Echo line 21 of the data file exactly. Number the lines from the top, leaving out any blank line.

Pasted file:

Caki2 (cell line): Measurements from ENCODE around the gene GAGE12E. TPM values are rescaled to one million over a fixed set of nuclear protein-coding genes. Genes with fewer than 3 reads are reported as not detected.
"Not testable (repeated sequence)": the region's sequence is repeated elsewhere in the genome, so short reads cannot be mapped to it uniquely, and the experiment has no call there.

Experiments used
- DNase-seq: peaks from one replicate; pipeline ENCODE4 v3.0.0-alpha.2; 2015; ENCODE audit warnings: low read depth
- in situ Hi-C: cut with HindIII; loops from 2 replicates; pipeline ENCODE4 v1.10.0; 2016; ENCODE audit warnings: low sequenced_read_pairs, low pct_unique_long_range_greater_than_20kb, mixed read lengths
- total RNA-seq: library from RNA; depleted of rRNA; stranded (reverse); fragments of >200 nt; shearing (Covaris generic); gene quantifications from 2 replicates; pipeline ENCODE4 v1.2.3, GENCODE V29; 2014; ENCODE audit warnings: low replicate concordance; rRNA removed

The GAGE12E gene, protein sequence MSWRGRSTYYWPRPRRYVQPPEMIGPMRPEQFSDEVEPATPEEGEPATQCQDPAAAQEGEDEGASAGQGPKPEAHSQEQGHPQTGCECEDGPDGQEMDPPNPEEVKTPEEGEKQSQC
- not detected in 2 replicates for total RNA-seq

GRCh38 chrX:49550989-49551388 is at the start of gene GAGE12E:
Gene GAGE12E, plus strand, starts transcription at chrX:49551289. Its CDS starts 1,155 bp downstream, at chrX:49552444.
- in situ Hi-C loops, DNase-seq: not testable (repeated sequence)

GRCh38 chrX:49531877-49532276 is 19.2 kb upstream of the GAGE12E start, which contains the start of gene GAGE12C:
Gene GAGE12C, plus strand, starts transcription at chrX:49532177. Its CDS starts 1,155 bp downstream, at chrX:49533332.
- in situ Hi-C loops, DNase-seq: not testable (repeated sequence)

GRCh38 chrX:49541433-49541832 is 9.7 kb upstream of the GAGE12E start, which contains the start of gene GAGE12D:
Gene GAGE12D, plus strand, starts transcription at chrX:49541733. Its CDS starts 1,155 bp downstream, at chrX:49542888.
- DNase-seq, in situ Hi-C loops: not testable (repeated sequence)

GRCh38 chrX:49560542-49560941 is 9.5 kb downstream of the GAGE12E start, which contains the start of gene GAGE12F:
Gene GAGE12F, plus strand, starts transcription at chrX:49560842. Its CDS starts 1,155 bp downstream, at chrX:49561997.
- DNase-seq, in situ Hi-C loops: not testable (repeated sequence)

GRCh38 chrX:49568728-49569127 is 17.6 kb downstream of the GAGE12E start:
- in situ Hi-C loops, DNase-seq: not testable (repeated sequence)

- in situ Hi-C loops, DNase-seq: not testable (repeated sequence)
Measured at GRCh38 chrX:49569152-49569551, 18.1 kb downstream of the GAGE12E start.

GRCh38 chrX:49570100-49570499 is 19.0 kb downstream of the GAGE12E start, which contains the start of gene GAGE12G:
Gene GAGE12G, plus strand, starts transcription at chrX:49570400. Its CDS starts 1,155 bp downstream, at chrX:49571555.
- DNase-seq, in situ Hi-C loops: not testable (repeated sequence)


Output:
GRCh38 chrX:49568728-49569127 is 17.6 kb downstream of the GAGE12E start: